Not only does this type of research allow you to know the size of your market, but it also helps you begin to understand the competition and figure out how best to differentiate your invention from any similar models. What makes your invention better than ones that have preceded it? Or, as Tim puts it, “What is our point of difference? And that’s what you dwell on. Whether it’s cheaper, whether it’s easier to manufacture, whether it ships in a better container or if it has a unique feature that outdoes the other one.”
Different experts vary on their point of view as far as competition goes. Some recommend you model yourself after Apple and just push forward without looking back at what anyone else is doing. Others, like Tim, recommend working hard to set yourself apart. And, in Tim’s experience, there’s one sure fire way to do that, “In the world we live in, the price usually trumps all. Just because you’ve got a better feature, if the competitor is cheaper, they’re going with the competitor. Sometimes we see great products die on the line just because of cost. It’s sad to see some of those that didn’t make it, but understanding the cost of your product is another big thing in research.”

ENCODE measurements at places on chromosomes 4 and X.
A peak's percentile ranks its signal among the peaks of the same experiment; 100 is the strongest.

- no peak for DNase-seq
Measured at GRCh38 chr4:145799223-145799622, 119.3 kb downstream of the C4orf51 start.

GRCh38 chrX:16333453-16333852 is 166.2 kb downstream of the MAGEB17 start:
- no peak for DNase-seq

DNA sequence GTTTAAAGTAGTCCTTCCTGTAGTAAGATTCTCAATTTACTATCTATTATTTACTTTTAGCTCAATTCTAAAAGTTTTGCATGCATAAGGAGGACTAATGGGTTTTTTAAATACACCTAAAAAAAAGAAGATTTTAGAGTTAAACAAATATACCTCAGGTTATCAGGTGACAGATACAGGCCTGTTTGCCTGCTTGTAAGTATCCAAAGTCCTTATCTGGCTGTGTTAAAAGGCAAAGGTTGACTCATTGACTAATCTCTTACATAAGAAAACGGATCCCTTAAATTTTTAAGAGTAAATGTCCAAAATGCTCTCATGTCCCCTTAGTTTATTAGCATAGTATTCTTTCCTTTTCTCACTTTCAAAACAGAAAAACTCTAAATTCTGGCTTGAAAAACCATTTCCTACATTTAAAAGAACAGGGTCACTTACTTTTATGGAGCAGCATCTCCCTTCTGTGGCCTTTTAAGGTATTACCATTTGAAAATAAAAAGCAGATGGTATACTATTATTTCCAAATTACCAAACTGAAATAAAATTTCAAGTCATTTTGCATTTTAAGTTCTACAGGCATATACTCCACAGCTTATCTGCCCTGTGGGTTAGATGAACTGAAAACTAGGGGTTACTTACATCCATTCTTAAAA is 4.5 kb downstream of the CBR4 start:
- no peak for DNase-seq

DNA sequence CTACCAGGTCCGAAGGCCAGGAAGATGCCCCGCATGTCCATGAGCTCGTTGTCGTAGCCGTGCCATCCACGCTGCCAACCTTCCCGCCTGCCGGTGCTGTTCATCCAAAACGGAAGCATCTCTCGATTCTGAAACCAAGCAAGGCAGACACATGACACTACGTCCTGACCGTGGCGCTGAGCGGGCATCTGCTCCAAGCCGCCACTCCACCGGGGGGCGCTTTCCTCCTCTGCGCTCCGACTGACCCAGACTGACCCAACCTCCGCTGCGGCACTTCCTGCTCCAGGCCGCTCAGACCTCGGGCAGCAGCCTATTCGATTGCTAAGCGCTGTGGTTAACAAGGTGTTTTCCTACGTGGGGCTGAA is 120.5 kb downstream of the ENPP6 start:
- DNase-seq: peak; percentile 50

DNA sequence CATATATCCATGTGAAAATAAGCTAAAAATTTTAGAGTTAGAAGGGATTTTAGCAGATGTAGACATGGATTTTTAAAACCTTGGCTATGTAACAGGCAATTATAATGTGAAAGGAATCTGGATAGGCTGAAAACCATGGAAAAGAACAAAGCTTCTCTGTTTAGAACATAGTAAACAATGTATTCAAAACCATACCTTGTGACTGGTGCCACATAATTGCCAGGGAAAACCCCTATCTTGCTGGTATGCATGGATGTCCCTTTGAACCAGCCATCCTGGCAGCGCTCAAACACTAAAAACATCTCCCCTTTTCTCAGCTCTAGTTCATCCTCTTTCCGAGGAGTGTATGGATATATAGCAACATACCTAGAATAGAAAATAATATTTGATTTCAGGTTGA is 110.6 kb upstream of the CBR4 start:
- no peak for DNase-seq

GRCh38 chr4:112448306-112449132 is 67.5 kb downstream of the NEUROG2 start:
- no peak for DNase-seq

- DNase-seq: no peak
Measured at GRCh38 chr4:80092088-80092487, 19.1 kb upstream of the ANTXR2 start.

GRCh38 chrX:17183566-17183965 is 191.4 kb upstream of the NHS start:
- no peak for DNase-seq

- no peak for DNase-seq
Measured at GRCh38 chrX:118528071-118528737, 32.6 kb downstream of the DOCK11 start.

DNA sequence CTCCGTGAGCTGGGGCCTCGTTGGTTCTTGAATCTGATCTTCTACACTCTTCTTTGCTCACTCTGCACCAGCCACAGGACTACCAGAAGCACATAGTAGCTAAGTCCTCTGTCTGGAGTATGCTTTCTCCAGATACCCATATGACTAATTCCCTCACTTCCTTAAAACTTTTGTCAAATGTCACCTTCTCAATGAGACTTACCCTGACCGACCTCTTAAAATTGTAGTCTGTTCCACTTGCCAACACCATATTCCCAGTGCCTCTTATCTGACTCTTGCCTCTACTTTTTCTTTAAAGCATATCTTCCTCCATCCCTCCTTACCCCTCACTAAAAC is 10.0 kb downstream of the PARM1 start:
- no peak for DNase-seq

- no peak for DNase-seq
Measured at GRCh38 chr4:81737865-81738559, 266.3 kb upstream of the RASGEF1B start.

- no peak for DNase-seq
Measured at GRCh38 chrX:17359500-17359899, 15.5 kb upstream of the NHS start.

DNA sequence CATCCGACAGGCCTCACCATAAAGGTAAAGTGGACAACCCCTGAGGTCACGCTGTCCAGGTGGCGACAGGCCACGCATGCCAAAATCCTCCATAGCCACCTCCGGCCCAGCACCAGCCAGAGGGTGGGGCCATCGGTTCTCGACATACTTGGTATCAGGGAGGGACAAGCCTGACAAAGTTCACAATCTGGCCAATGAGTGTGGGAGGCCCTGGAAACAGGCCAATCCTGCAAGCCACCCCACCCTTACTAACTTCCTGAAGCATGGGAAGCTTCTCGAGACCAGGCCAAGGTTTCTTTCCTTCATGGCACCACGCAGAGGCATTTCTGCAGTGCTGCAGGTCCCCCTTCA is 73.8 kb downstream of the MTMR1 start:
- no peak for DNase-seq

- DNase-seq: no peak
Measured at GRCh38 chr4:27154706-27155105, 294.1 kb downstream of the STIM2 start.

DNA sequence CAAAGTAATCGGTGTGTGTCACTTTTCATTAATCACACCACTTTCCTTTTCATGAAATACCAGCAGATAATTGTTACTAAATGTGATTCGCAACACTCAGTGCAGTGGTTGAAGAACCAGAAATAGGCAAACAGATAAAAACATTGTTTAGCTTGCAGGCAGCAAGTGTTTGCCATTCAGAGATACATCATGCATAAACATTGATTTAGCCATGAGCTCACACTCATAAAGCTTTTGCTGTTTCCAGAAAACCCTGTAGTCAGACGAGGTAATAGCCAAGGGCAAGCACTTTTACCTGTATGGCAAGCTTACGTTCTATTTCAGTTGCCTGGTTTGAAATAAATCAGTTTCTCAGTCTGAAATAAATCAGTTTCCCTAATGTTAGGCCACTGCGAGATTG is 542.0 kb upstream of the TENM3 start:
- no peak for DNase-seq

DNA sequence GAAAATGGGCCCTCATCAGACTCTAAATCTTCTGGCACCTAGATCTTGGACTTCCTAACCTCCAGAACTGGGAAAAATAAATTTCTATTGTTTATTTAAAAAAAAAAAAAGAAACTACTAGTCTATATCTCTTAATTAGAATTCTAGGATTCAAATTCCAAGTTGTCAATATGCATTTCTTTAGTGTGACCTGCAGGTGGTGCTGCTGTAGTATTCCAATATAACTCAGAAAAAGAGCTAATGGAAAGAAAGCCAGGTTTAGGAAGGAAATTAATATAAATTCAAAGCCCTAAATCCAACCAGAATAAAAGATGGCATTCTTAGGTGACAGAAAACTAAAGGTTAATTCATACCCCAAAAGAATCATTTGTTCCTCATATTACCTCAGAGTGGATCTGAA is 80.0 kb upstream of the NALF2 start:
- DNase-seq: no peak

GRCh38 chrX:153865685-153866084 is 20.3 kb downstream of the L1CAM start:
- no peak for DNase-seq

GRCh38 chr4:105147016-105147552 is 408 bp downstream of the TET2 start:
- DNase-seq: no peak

According to Craig, the sad truth is that companies are less likely to invest in new products that are more expensive to manufacture. It’s simply easier to take a risk on an unknown product when the price tag is lower. Therefore, when you’re prototyping your invention and researching product design, it’s in your best interest to try to design your product in the most cost-effective way possible.
Rather than focusing on creating this super high-quality expensive product, try to create one that would be affordable for manufacturers to pick up. There’s always time for the more expensive model later. “Wait until you’ve got ten years of sales or three years of sales or five years of sales [experience]. Enter the market in your path of least resistance, and then put your bells and whistles on. Knock yourself off [the market] with your improvements before you allow someone to knock you off. Start with the base model, then make your iPad pro, Gold, XL, XS model.”
Now, we could give you a long-winded summary of the importance of research and how seriously crucial it is while wagging our metaphorical fingers in your general direction. However, we think Tim puts it best: “You can’t ever do enough research. Because tomorrow is a new day and whatever you researched yesterday is already over.” Well said, Tim.